"Till och med" is determining 'barnet', so these words is kept together. (Not just the mother and father, but 'even the child' is writing). But "Nu" is an adverb of time, which determines the whole sentence that follows: "Nu skriver barnet brev", "Nu" is emphasized in itself, therefore put at the start of the sentence, leading to the inversion.
"Even the child writes letter" got wrong, DL required "letters" for "brev". Only plural brev in this sentence?
I think in Swedish, it could either be the plural, or a sort of general usage, which Lundgren8 has written more about here: https://www.duolingo.com/comment/5824774
In English though, Even the child writes letter does not sound correct to me, which is probably why that translation isn't approved. What's your native language? Mine is obviously Swedish, but I think in English you'd either have to say a letter or letters (and a letter doesn't really fit the bill here either).
Yeah, it doesn't look right to me unless you say 'a letter' or 'letters'. Though 'a letter' is right if you translate it to "Even the child is writing a letter'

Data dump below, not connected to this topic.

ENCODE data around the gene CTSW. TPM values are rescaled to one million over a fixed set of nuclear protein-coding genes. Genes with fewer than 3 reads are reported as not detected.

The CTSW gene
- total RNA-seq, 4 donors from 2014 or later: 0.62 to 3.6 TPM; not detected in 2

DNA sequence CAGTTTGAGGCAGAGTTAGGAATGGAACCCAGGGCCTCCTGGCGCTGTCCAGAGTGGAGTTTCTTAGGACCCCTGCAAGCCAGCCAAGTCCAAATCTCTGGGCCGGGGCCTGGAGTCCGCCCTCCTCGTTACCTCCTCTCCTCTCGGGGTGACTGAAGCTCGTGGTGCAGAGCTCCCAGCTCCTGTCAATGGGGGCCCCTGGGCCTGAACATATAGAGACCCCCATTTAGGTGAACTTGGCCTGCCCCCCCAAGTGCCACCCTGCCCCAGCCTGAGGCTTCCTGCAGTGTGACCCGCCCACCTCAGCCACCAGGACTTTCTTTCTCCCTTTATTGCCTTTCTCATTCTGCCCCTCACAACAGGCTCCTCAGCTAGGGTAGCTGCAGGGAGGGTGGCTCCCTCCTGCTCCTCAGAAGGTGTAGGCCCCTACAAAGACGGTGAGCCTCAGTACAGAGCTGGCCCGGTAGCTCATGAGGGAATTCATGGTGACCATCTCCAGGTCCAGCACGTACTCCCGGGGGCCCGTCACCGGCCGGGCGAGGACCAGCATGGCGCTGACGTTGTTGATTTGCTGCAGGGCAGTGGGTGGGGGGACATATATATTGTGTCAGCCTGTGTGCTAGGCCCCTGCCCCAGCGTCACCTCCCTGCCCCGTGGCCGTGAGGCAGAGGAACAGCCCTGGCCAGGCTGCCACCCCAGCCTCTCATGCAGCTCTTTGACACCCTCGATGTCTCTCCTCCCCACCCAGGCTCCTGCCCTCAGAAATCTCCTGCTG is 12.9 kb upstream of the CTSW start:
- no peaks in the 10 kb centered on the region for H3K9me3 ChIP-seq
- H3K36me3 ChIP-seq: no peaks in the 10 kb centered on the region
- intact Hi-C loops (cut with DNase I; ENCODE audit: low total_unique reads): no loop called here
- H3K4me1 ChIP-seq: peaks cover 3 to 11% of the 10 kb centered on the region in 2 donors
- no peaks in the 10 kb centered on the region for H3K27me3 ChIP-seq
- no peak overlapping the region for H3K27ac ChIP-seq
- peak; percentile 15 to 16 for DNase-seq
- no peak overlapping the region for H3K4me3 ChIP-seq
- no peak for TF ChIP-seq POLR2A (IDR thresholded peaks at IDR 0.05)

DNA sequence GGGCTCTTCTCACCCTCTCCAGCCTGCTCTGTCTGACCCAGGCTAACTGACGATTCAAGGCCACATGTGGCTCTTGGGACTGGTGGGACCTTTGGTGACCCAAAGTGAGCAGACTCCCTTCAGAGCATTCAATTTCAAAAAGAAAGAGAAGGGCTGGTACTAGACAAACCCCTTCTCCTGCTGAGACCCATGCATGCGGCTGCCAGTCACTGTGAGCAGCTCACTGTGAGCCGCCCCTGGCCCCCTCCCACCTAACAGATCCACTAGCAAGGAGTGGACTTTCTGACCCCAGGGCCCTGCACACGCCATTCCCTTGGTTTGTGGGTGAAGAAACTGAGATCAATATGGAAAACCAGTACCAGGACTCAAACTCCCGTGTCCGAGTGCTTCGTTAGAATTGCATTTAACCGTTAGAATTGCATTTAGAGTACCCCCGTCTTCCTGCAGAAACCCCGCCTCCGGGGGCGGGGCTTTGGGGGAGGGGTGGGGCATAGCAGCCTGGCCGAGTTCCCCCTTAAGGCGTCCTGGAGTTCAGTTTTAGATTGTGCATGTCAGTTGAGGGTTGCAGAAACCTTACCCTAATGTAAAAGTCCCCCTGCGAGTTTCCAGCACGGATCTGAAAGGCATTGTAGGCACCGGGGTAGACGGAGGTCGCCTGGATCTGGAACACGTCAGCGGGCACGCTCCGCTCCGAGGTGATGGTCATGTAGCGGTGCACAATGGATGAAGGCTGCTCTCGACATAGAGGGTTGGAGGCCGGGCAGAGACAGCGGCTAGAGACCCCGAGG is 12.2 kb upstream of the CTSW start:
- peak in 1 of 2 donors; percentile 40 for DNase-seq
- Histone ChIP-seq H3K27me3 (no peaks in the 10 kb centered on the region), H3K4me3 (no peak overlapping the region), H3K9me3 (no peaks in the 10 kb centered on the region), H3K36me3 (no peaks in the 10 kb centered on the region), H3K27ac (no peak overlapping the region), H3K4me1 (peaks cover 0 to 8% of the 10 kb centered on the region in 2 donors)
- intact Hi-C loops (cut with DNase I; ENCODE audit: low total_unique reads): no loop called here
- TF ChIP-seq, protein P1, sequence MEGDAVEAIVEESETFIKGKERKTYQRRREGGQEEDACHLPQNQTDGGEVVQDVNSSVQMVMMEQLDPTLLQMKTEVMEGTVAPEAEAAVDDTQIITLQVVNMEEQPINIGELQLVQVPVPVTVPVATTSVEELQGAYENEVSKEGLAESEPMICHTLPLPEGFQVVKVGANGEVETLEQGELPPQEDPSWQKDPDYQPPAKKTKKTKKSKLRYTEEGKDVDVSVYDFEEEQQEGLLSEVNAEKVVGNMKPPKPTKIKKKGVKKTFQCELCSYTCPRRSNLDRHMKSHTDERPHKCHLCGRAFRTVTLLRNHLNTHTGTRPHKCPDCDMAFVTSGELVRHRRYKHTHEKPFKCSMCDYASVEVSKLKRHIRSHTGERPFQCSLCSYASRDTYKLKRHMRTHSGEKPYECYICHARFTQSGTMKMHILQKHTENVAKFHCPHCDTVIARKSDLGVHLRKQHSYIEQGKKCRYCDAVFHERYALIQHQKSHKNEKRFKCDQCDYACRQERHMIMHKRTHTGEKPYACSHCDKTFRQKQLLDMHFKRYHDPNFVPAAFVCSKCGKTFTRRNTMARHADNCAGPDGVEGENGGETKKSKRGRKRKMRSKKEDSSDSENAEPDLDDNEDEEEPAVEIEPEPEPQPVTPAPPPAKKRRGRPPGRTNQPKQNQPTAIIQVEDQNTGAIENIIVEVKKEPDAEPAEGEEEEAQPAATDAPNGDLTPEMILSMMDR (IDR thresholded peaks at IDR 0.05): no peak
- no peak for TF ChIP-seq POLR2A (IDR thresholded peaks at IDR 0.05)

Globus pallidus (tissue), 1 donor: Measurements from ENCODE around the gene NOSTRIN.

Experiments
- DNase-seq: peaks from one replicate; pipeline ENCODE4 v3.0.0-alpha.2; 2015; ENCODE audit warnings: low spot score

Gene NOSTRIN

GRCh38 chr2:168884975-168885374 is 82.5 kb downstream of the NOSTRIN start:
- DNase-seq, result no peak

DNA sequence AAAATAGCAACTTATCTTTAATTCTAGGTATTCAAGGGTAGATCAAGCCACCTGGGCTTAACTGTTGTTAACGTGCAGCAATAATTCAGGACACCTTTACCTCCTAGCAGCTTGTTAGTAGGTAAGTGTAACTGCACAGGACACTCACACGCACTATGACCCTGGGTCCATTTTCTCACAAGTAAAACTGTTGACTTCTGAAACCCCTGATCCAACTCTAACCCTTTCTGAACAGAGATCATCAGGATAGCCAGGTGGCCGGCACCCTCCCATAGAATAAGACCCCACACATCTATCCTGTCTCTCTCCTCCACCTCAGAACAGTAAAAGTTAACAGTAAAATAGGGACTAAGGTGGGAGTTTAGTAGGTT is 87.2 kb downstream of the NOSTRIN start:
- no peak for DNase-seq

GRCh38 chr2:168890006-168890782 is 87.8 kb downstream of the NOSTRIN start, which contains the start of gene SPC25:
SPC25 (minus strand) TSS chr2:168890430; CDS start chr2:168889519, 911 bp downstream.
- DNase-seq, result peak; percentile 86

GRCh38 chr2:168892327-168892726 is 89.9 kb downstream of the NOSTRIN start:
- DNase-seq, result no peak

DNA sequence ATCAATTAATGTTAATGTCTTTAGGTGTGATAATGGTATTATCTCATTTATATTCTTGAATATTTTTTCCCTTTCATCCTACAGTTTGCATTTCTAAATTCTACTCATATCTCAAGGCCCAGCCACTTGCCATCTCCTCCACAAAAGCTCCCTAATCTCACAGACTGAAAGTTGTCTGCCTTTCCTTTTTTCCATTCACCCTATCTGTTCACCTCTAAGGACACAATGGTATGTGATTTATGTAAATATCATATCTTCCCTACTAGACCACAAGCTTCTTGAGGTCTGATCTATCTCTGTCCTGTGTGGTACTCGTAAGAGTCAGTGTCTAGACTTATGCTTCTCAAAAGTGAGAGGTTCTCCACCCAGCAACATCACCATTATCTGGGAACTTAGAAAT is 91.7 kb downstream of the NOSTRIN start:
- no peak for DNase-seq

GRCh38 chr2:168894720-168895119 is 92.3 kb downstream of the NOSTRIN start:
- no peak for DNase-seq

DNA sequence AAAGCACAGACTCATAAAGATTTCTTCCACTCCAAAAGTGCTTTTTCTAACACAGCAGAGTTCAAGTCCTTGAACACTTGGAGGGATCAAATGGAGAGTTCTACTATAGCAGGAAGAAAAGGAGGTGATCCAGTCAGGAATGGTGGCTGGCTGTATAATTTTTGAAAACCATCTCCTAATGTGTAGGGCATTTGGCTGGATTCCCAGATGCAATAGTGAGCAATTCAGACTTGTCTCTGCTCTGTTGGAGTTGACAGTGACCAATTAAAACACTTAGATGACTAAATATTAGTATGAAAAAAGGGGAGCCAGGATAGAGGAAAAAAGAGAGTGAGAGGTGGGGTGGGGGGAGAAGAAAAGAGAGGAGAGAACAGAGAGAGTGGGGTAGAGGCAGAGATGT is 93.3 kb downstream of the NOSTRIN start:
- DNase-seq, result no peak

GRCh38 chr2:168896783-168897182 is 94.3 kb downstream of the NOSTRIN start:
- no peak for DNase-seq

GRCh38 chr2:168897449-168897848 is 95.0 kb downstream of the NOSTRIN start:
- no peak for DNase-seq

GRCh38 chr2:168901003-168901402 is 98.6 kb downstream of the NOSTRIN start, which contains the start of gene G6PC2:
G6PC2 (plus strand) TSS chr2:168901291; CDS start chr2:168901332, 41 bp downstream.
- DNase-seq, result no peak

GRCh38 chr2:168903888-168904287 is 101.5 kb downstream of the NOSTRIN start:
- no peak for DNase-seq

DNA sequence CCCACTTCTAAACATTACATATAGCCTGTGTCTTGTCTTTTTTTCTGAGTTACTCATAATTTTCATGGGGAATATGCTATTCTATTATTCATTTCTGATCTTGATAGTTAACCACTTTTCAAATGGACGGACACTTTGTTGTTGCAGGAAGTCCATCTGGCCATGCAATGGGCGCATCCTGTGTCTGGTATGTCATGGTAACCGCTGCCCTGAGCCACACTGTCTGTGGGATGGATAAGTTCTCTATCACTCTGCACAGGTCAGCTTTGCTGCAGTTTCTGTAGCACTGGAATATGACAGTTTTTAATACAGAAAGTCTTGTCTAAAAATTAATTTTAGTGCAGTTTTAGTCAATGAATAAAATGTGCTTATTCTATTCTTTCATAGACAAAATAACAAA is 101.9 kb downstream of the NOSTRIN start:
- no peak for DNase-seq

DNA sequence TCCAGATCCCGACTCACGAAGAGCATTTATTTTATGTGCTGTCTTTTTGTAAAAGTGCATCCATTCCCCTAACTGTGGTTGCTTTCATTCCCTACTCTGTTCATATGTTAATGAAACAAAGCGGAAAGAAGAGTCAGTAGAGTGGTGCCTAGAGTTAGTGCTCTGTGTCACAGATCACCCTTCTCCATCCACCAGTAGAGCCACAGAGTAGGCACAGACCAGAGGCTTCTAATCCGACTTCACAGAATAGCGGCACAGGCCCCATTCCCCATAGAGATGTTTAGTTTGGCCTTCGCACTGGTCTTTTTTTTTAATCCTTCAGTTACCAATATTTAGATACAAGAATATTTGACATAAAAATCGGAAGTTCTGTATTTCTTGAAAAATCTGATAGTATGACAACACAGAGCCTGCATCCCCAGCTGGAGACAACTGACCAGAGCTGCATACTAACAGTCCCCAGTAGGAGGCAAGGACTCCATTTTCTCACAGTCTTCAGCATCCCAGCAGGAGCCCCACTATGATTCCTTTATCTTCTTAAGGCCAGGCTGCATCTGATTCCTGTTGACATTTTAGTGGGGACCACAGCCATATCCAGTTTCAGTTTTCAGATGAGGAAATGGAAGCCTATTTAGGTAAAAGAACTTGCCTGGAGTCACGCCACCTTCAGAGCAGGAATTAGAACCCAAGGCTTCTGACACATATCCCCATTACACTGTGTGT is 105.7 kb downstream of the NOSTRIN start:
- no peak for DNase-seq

But if it is only 'one' letter, we have to say "Barnet skriver ett brev", without 'ett' it is plural, or in a 'general' sense, which really implies more than one letter - that is my feeling.
Can someone please explain to me the semantic difference between "till och med" and "ens"? Tack!
The combination is inte ens, which means 'not even'. But you can't use ens without inte to mean 'even'.
Oh I see, it might be the same in my mother tongue now you mention it. Thanks!
Could somebody please explain the difference between the use of "och med" in the two sentences below?
"Hon tallar och med svenska" "Till och med barnet skriver brev"
What is confusing me is that the first sentence doesn't have "till" in front of the "och med" phrase.
You've just copied it wrong. You do need till in both cases: the first sentence is Hon talar till och med svenska. :)
So in my underdtsnding of English, "Even the child writes letters" and "The child even writes letters" mean different things. Are there different expressions in Swedish for the two sentences? (Sorry if this had been asked before.)
Yes. These two sentences ARE different in English. In #1the emphasis is on the child,writing. #2 the emphasis is on the fact of WHAT the child is writing , letters!